In 1894 the poor condition of the Parish Church resulted in a survey being requested to investigate whether the church could be adapted to accommodate a growing congregation of around 900 worshipers.
Concerns had already been expressed regards the suitability and safety of the church which had served the congregation as the Parish Church for over a century, it was clearly apparent that the building would not sustain the needs of the congregation.
John Wilson (112 Bath Street, Glasgow) was commissioned to survey the church and report his findings.
The following extract (which has been extracted from research by J R Young) is the report submitted by John Wilson to the management committee of the church for their consideration and provides a valuable resource, enlightening the reader as to the interior of the former church.
The Condition of the Parish Church, Stonehouse by John Wilson 112 Bath Street Glasgow
The Church is a plain rectangular building of the old square box type, with no architectural pretensions, and is situated near the centre of the town, with streets on all four sides. It is entered from two ends, and at each entrance stairs lead up to the galleries. The pulpit is placed in the centre of one of the long sides, and a very deep gallery surrounds the Church on the other three sides.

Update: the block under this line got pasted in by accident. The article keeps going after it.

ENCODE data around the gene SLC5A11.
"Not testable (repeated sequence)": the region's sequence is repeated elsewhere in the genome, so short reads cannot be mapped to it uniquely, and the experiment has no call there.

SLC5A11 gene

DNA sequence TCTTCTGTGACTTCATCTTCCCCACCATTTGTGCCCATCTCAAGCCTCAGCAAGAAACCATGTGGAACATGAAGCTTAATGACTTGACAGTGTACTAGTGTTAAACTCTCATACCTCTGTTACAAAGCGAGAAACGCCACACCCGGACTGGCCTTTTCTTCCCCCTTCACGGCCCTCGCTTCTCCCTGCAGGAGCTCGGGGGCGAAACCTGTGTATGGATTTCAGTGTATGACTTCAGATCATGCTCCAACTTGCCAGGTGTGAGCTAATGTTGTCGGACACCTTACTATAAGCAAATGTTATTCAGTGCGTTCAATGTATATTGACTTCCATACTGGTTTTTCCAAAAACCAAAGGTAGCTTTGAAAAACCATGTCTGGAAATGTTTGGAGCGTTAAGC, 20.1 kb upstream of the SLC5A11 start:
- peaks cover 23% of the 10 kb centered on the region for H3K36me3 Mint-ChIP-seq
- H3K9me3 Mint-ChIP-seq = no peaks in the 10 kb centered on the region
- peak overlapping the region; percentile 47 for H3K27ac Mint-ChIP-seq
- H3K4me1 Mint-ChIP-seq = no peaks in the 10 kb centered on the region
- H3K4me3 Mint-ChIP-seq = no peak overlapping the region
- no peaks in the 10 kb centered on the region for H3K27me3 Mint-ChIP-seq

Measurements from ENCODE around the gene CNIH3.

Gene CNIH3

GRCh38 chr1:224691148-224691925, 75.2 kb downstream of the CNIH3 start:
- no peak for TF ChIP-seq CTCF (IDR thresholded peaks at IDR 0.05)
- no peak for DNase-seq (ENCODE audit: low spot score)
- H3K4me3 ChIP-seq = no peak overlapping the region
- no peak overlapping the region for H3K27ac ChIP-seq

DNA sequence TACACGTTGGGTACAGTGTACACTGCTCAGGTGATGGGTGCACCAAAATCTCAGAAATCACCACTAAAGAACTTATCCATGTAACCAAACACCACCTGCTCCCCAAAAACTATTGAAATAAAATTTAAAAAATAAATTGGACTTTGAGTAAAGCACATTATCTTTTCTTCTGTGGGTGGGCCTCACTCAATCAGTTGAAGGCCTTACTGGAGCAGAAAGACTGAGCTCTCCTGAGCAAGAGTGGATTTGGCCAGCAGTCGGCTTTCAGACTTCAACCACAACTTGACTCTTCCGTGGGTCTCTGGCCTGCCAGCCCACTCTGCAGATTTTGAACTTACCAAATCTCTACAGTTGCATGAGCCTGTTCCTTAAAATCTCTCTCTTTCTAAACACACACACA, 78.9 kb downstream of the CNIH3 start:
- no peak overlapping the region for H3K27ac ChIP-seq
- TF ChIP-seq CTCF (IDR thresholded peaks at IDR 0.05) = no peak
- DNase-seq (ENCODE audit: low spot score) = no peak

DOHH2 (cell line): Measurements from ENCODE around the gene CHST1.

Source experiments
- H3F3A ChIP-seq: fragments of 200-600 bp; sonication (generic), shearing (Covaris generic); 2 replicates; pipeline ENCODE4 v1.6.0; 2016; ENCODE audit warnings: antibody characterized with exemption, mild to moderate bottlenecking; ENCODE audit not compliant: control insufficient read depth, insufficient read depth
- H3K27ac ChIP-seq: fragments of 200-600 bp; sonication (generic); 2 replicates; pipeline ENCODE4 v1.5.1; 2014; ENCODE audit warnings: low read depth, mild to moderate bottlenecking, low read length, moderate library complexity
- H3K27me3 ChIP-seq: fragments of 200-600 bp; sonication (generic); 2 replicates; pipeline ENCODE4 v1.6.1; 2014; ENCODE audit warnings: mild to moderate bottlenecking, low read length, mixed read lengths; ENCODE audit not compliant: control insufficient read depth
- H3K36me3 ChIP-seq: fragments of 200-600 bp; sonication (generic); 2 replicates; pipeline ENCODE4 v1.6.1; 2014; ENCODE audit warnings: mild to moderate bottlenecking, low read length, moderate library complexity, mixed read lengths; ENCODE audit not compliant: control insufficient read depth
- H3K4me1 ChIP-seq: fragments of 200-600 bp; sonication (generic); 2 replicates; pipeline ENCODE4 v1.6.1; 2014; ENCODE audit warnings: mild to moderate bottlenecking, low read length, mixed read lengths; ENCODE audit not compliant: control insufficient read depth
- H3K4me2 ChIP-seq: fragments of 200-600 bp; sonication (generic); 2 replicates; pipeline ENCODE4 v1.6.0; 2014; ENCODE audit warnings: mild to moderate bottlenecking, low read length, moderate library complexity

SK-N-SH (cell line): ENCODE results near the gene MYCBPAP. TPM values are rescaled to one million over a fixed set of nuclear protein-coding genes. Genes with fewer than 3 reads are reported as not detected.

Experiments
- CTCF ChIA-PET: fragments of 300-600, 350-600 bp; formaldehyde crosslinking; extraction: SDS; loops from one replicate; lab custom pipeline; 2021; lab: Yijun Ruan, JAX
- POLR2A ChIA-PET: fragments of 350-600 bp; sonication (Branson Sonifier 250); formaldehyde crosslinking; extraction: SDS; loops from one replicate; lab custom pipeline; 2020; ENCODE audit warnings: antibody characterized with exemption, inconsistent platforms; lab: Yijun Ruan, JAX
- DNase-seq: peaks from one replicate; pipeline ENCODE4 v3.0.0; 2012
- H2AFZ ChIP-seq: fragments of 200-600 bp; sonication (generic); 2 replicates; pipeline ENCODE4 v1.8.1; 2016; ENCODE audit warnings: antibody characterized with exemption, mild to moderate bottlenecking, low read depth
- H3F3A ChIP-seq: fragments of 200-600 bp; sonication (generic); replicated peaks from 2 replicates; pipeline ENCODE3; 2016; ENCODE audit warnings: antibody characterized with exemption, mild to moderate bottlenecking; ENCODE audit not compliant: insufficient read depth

The seating is of a very primitive and uncomfortable form, with upright backs and narrow seat boards, and is much too narrowly spaced throughout. The front seat of the gallery of the only one with reasonable space, being 3 ft 11 in. wide, a few are 3 ft 5 in. wide, but the other average from 3 ft 4 in. to 3 ft 2 in. from back to back. The minimum space allowed in modern churches is 3 ft 8 in. from back to back. It is difficult to accurately compute the number of sittings, as they do not appear to have been planned with any regard to a fixed seating place. Taken upon the basis of 20 inches to each sitter, I reckon the number of sittings at 604 in all, inclusive of Choir; or at 18 inches per sitting, the number would be about 716. If the Church was seated in accordance with modern requirements, at the minimum space of 36 inches by 20 inches to each sitter, the number of sittings would be under 550.
There is no ministry accommodation of any kind attached to the Church, neither Hall, Session House, nor Vestry. Rooms on the other side of the road are used as Vestry and Session House, from which the Minister has to cross the street in going to and returning from the Pulpit.
Two iron stoves have been at one time in use for heating the Church, but they are worn out and disused, and the fire pipes for them, which are carried through the wall to the outside of the Church, have partly disappeared. There are no appliances or arrangement of any kind for ventilating the building, and the damp and unhealthy atmosphere was very apparent on the day of my visit.